Blast Furnace Slag


Blast Furnace Slag

 Blast furnace (BF) slag is a nonmetallic by product produced during the process of iron making in a blast furnace. It consists primarily of silicates, aluminosilicates, and calcium-alumina-silicates. The molten slag usually absorbs most of the sulfur from the blast furnace charge.

Blast furnace slag is mildly alkaline and exhibits a pH in solution in the range of 8 to 10. Although blast furnace slag contains a small component of elemental sulfur (1 % to 2 %), the leachate tends to be slightly alkaline and does not present a corrosion risk to steels in pilings or to the reinforcement steels embedded in concrete structures made with blast furnace slag cement or aggregates.

In certain situations, the leachate from blast furnace slag may be discolored (characteristic yellow/green color) and have a sulfurous odor. These properties appear to be associated with the presence of stagnant or slow moving water that has come in contact with the slag. The stagnant water generally exhibits high concentrations of calcium and sulfide, with a pH as high as 12.5. When this yellow leachate is exposed to oxygen, the sulfides present react with oxygen to precipitate white/yellow elemental sulfur and produce calcium thiosulfate, which is a clear solution. Aging of blast furnace slag can delay the formation of yellow leachate in poor drainage conditions but does not appear to be a preventative measure, since the discolored leachate can still form if stagnant water is left in contact with the slag for an extended period.

BF slag is normally produced in two forms (Shown in Fig. 1). These two forms are described below.

Granulated and air cooled BF slag

 Fig 1 Granulated and air cooled BF slag

1.   Granulated blast furnace slag – When liquid slag is cooled and solidified by rapid water quenching to a glassy state, little or no crystallization occurs. This process results in the formation of sand size (or frit-like) fragments, usually with some friable clinker like material. The physical structure and gradation of granulated slag depend on the chemical composition of the slag, its temperature at the time of water quenching, and the method of production.

Granulated blast furnace slag is a glassy granular material that varies, depending on the chemical composition and method of production, from coarse popcorn like friable structure greater than 4.75 mm (No. 4 sieve) in diameter to dense sand size grains passing a 4.75 mm sieve. When crushed or milled to very fine cement sized particles, ground granulated blast furnace slag (GGBFS) has cementitious properties.  This property of slag makes it a suitable partial replacement for or additive to Portland cement.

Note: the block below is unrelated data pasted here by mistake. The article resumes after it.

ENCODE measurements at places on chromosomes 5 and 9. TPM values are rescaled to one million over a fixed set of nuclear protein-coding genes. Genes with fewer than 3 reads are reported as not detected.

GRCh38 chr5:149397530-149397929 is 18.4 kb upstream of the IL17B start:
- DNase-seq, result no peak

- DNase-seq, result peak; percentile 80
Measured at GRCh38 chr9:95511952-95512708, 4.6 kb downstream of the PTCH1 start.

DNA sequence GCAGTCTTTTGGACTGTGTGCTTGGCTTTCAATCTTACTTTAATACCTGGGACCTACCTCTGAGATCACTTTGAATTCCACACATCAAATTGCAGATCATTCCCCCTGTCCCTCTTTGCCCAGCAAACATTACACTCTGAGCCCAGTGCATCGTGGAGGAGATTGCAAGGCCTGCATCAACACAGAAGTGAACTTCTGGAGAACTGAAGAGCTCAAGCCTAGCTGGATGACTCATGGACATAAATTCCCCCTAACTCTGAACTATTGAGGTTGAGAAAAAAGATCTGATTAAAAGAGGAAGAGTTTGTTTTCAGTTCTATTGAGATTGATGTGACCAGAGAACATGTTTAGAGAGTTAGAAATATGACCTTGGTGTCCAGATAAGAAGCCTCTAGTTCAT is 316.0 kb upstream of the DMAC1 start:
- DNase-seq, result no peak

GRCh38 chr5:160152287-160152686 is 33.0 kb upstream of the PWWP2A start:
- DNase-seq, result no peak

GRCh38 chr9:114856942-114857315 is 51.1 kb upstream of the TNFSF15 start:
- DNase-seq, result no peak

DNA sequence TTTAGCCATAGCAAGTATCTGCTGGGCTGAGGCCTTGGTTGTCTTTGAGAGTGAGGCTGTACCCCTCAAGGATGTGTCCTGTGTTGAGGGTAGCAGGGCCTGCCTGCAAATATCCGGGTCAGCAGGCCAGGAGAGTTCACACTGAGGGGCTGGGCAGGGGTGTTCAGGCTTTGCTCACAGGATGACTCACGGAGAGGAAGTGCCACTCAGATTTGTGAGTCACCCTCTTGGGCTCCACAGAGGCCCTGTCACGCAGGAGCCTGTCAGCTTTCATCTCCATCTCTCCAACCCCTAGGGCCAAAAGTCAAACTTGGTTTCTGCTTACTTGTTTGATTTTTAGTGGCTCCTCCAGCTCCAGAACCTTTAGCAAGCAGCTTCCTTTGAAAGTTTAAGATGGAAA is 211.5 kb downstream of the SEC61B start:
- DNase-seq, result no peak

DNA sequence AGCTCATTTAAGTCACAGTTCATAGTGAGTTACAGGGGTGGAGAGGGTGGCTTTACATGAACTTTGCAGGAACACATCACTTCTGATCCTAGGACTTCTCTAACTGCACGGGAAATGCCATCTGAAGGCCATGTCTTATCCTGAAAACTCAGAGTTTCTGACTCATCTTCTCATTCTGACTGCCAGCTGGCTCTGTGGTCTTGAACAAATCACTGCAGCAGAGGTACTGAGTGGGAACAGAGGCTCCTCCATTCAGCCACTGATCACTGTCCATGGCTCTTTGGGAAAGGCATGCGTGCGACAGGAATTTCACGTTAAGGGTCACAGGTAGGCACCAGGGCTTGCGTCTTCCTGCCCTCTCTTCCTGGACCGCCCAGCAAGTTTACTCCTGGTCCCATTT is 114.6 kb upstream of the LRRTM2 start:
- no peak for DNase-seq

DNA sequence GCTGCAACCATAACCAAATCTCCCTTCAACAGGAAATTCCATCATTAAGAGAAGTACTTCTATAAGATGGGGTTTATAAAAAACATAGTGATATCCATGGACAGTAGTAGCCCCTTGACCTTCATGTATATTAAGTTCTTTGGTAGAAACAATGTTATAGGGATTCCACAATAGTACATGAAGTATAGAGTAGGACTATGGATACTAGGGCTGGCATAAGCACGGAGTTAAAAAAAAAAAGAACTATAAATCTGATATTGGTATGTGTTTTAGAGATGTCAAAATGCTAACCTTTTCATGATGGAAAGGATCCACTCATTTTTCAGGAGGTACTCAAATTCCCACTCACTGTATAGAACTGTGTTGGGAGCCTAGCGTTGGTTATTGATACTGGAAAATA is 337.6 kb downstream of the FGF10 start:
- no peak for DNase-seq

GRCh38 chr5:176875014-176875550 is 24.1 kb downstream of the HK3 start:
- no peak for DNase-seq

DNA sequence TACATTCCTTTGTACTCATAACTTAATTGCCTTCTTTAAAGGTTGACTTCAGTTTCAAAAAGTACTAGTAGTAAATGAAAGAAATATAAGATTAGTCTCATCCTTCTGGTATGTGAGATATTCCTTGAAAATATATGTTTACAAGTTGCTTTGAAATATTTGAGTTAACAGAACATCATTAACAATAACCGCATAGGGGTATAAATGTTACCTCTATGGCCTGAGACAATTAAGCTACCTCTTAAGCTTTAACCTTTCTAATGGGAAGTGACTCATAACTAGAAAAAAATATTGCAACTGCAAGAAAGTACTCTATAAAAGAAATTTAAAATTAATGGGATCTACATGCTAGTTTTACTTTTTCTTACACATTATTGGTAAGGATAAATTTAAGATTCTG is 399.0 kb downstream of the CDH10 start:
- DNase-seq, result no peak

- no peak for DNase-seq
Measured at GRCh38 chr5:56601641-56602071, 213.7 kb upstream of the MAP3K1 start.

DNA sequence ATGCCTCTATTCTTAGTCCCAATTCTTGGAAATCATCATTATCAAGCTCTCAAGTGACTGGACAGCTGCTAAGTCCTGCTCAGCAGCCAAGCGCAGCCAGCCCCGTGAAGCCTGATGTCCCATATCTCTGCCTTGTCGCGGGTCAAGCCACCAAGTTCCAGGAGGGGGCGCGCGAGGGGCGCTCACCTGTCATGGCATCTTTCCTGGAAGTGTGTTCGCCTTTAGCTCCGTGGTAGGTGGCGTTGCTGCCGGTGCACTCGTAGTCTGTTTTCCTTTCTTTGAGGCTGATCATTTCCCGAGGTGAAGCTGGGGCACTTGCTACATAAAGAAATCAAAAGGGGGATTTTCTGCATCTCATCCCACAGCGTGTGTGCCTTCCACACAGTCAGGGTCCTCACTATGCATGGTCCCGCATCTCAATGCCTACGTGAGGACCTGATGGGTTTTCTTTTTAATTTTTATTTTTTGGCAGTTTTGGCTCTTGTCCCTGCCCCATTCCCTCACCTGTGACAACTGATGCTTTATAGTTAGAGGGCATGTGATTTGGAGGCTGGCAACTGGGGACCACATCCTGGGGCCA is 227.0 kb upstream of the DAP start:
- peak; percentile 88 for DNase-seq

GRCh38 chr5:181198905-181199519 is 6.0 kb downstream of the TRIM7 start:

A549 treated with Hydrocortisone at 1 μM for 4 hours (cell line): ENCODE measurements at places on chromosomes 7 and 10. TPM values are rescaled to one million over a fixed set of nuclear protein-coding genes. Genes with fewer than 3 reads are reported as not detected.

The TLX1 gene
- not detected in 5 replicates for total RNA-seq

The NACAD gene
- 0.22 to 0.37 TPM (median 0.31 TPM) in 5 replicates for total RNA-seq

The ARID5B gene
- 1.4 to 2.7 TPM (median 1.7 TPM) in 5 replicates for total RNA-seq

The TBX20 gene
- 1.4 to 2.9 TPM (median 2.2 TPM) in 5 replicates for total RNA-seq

When ground to the proper fineness, the chemical composition and glassy (noncrystalline) nature of vitrified slags are such that in combination with water, these vitrified slags react to form cementitious hydration products. The magnitude of these cementitious reactions depends on the chemical composition, glass content, and fineness of the slag. The chemical reaction between GGBFS and water is slow, but it is greatly enhanced by the presence of calcium hydroxide, alkalis and gypsum (CaSO4).

Because of these cementitious properties, GGBFS can be used as a supplementary cementitious material either by premixing the slag with Portland cement or hydrated lime to produce a blended cement (during the cement production process) or by adding the slag to Portland cement concrete as a mineral admixture.

 2.  Air cooled blast furnace slag (ACBFS) – If the liquid slag is      poured into beds and slowly cooled under ambient conditions, a crystalline      structure is formed to produce a hard lump slag which can subsequently be      crushed and screened. Crushed ACBFS is angular, roughly cubical, and has      textures ranging from rough, vesicular (porous) surfaces to glassy      (smooth) surfaces with conchoidal fractures. There can be considerable      variability in the physical properties of blast furnace slag depending on      the iron production process. For example, some samples of ACBFS have reported      to have a compacted unit weight as high as 1940 Kg / Cum. Higher unit      weights, if they are reported, are generally due to increased metals and      iron content in the slag. The water absorption of ACBFS can be as high as      6 %. Although ACBFS can exhibit these high absorption values, ACBFS can be      readily dried since little water actually enters the pores of the slag and      most of it is held in the shallow pits on the surface.

Chemical properties

Chemical composition of BF slag can vary in the following range under Indian condition.

  • Calcium Oxide (CaO) –  31 % – 40 %
  • Silicon Dioxide (SiO2) – 29 % – 38 %
  • Aluminium Oxide (Al2O3) – 14 %- 22 %
  • Magnesium Oxide (MgO) – 7 % – 11 %
  • Ferrous Oxide (Fe0) – 0.1 % – 1.9 %
  • Manganese Oxide (MnO) – 0.01 % – 1.2 %
  • Sulphur – 1 % – 1.9 %
  • Basicity (CaO/SiO2) – 0.9 % – 1.3 %

Mechanical properties

Air cooled blast furnace slag is most commonly used as an aggregate material. Processed ACBFS exhibits favorable mechanical properties for aggregate use including good abrasion resistance, good soundness characteristics, and high bearing strength. The typical mechanical properties of air cooled blast furnace slag are given below:

i)            Los Angeles Abrasion (ASTM C131) – 35 % – 45 %

ii)           Sodium Sulphate soundness loss (ASTM C88) – 12 %

iii)         Angle of Internal Friction – 40-45 deg

iv)          Hardness – 5-6 Moh’s scale of mineral hardness

v)           California Bearing ratio (CBR) – Up to 250 % for maximum size of 19 mm

Other propertie

Because of their more porous structure blast furnace slag aggregates have lower thermal conductivities than conventional aggregates. Their insulating value is of particular advantage in some applications.